The parenting gig is tough, and there’s no one-size-fits all manual for how to do it; we all have to figure things out as we go along. So we do the best we can — and we all screw up at one point or another. That’s totally normal. The problem? When our screw-ups turn into the status quo. It’s surprisingly easy to fall into bad habits and patterns without even realizing our child-rearing style has taken a turn for the toxic.
Of course we’d never intentionally hurt our kids, but many of us may be projecting our own insecurities and issues onto them in a way that is damaging. The good news: Recognizing toxic parenting patterns is the first step to ditching them for good.
We spoke to four mental health and relationship experts to find out which parental behaviors have the potential to damage the relationship parents have with their children.
First, it helps to have a definition of “toxicity” to work with since the term has come to encompass a whole slew of less-than-healthy relationship tactics. “Toxicity within this context would mean behaviors that are transmitted unto children that could potentially cause them direct or indirect harm,” says licensed marriage and family specialist Kingsley Grant.
Modeling healthy relationship dynamics is absolutely vital. “[Our children] are a reflection of us,” Grant notes. “Remember, their actions are learned, and they are mostly learned from those who are most influential in their lives — namely, parents.”
So what kinds of actions could cause a child direct or indirect harm? “If you curse at your children or yell at them in a way that when you’re done, you suddenly realize you lost your temper… this is a sign that you’re overwhelmed, out of control and don’t have an appropriate outlet for your feelings.” says April Masini,relationship expert and author. Masini warns that extreme displays of emotion are one of the more obvious signs that a parent may have a toxic relationship with their child.
Even if you aren’t flying off the handle at your children as a conflict-resolution technique, they’re still learning from you. Translation: When parents have knock-down drag-outs, kids notice.
“These children will not know that there are alternative ways to manage conflicts because this is all they know and have learned,” says Grant. “Their use of this approach in conflictual situations could lead to being hurt physically, emotionally or mentally. It could also lead to disciplinary issues in school.”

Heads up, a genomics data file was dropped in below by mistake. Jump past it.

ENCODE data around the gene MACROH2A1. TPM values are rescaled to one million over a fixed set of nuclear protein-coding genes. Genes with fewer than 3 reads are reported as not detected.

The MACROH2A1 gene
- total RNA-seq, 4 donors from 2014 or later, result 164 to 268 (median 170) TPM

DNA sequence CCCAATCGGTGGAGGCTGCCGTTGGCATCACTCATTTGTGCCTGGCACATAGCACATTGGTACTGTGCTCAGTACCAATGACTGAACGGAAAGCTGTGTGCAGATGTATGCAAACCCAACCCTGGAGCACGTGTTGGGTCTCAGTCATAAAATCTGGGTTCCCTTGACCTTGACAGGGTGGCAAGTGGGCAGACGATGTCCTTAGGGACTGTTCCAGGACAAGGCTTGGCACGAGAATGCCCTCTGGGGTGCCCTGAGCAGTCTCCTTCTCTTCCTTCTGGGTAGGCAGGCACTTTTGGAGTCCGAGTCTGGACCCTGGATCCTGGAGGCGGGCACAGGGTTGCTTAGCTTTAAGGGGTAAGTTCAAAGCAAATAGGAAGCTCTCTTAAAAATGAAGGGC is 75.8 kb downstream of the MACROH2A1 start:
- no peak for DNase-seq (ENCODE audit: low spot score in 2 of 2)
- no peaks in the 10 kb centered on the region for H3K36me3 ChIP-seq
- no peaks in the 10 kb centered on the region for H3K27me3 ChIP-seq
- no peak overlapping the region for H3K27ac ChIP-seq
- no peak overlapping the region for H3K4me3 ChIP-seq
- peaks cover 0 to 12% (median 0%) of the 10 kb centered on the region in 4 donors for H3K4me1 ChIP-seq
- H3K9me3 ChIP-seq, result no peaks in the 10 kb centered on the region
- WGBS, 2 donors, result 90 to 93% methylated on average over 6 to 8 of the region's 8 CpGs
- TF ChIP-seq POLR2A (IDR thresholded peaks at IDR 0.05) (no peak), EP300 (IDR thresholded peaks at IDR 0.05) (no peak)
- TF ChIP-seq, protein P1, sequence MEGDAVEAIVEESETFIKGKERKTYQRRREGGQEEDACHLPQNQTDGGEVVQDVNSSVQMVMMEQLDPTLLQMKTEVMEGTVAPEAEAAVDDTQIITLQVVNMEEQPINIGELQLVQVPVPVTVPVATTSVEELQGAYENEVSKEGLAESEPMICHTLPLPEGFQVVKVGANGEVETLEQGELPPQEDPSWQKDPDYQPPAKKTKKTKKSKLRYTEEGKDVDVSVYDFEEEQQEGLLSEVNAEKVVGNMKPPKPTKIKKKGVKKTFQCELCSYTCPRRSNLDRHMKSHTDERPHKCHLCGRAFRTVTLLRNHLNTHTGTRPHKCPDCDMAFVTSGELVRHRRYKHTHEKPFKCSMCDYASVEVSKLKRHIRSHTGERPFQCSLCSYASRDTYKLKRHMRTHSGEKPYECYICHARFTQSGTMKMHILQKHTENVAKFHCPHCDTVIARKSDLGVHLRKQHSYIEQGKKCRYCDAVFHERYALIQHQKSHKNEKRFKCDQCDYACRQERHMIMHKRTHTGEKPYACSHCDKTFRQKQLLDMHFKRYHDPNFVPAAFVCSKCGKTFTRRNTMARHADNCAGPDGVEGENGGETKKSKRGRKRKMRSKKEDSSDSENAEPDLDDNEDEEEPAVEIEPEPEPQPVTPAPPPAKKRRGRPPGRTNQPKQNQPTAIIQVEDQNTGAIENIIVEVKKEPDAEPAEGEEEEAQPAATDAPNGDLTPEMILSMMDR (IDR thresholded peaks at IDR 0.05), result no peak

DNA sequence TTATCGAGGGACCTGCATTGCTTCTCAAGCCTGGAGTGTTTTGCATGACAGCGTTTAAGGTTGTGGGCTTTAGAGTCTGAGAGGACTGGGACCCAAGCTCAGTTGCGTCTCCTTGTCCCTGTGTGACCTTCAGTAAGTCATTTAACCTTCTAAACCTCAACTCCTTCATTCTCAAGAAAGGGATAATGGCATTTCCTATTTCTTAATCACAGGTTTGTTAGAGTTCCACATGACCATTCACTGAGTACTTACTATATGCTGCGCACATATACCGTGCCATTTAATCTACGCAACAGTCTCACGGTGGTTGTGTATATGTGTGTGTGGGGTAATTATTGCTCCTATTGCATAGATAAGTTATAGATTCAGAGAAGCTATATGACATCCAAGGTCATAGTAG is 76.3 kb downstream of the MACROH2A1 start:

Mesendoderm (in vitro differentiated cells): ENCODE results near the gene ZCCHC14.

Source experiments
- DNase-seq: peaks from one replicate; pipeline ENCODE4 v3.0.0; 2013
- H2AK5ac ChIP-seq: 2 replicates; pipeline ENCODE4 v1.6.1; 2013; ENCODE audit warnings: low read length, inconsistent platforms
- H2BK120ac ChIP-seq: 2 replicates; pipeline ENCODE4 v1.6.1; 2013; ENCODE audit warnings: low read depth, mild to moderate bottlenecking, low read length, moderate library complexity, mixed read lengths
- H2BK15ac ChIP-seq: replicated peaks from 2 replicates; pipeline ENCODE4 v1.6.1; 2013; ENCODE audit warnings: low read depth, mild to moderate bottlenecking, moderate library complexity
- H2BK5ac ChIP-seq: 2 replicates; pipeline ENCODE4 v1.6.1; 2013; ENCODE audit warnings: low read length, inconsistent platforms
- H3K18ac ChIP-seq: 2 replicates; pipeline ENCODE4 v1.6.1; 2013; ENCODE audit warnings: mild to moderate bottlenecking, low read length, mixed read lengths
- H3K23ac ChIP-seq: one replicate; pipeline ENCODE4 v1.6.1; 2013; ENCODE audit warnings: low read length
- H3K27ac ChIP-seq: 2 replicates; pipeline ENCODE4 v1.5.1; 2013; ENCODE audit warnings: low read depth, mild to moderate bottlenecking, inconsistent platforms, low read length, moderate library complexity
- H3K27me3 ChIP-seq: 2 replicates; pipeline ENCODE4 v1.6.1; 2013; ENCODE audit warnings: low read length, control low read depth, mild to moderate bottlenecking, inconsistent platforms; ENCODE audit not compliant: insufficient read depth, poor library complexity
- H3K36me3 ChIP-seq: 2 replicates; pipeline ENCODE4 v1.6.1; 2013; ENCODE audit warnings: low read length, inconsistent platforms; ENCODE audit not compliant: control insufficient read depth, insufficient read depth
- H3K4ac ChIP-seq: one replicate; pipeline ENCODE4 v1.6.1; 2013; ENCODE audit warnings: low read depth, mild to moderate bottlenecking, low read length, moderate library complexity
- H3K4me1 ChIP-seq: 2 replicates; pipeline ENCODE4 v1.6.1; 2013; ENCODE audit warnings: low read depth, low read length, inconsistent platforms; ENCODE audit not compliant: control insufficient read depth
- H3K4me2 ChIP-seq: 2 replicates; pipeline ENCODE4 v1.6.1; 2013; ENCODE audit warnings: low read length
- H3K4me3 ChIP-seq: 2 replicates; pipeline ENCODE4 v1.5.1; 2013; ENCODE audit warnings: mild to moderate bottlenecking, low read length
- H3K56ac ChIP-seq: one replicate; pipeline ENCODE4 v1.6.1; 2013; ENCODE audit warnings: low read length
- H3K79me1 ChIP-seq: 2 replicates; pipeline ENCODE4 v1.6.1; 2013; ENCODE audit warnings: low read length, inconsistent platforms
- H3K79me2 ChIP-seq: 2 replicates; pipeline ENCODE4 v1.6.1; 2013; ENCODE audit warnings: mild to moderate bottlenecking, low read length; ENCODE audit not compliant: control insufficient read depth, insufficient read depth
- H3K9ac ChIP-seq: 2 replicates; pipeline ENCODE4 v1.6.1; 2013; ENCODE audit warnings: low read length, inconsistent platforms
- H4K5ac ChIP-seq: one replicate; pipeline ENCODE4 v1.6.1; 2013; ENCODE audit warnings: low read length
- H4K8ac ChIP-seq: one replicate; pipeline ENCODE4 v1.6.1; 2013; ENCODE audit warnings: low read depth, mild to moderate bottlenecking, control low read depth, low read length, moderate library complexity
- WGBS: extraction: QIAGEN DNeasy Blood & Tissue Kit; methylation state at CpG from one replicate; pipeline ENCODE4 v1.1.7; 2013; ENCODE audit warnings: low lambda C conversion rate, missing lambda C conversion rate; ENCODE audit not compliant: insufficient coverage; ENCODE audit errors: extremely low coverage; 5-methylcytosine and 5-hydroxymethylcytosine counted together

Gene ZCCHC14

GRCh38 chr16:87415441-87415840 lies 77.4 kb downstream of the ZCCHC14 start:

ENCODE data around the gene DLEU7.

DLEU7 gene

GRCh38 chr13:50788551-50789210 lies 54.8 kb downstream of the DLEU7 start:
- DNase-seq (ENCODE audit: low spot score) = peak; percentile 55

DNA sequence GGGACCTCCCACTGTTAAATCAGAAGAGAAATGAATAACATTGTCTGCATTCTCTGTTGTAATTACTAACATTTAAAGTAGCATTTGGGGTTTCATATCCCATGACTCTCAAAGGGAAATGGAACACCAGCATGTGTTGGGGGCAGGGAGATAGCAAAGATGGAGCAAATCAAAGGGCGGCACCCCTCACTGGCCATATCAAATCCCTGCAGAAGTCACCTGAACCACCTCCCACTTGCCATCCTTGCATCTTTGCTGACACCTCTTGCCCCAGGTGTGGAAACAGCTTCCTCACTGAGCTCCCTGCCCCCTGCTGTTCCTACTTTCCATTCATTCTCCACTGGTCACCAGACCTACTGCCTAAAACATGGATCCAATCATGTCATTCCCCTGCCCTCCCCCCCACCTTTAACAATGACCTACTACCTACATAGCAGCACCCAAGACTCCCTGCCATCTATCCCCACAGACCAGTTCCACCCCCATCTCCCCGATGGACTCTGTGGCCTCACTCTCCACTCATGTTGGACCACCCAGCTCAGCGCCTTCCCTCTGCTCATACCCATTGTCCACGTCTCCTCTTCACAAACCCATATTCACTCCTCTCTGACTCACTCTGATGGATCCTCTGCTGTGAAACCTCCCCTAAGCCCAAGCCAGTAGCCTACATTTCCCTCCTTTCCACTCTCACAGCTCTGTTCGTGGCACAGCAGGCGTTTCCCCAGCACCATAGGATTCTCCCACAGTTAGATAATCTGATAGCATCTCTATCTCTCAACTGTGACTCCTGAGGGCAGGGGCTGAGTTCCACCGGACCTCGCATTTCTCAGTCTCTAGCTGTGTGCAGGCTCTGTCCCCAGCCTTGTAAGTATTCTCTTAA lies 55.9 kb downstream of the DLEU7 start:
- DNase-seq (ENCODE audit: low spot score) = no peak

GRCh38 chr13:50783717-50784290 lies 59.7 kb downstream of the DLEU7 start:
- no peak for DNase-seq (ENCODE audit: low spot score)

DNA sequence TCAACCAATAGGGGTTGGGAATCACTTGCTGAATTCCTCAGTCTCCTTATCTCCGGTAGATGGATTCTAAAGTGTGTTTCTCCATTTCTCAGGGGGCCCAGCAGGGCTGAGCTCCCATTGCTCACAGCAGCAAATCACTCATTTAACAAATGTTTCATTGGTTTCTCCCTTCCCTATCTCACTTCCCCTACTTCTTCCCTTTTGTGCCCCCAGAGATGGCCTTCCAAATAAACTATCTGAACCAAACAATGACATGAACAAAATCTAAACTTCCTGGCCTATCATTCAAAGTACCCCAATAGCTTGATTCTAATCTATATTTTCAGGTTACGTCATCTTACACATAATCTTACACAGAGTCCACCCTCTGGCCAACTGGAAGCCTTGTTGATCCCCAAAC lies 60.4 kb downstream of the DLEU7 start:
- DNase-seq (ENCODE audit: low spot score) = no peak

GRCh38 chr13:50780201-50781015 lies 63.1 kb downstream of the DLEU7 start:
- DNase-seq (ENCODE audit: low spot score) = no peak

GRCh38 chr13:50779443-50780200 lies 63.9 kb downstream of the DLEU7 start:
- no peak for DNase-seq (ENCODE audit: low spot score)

Anger might seem like an obvious sign of toxicity, but it isn’t just screaming that parents should avoid. Turning your kids into a shoulder to lean on is another problematic sign of toxic parenting.
“If you weep in front of your children, regularly, as a victim, you’re in a toxic relationship with them,” Masini notes. “Learn to ask for help [from adults] so you don’t act out. You shouldn’t suppress your feelings, but you do need to find an appropriate outlet and support for them. Your kids should not be that.”
In fact, recognizing what is and isn’t part of a healthy parent-child relationship is key to eliminating toxic behavior. If you find yourself habitually confiding in your kids or hoping they’ll alleviate your stress, that’s not a good sign, says licensed marriage and family therapist Meredith Silversmith.
“For example, a parent has a fear of flying, and when their child talks about taking a trip on a plane, [a toxic parent will] share their concerns and anxieties because it’s too uncomfortable to think about their child being on a plane,” says Silversmith. “Over time, the child can take on these worries as their own and carry them for their parent.”
Expecting a child to take on an adult role like that is unhealthy and will likely cause more problems down the road. So too will the common — and often well-meaning — mistake that parents make when they project their own aspirations and shortcomings onto kids instead of allowing them to be individuals.
“When a baby is born, parents have so many hopes and wishes for their future and for their life. As this child gets older, becomes more independent… it can be challenging for some parents to adapt,” Silversmith explains. “In these situations, a parent may continually push a child to follow his or her (the parent’s) dreams or a parent may speak and act as if his or her wishes and interests are the child’s, even in the face of other information. Under these circumstances, the child may begin to feel their needs and desires are not important.”
These are all great examples of broader toxic behaviors, but let’s get even more specific. Since a lot of parents are only doing or saying what they think is best for their kids, it can be hard to check yourself — especially if nothing seems out of the ordinary.
Originally published February 2016. Updated October 2017.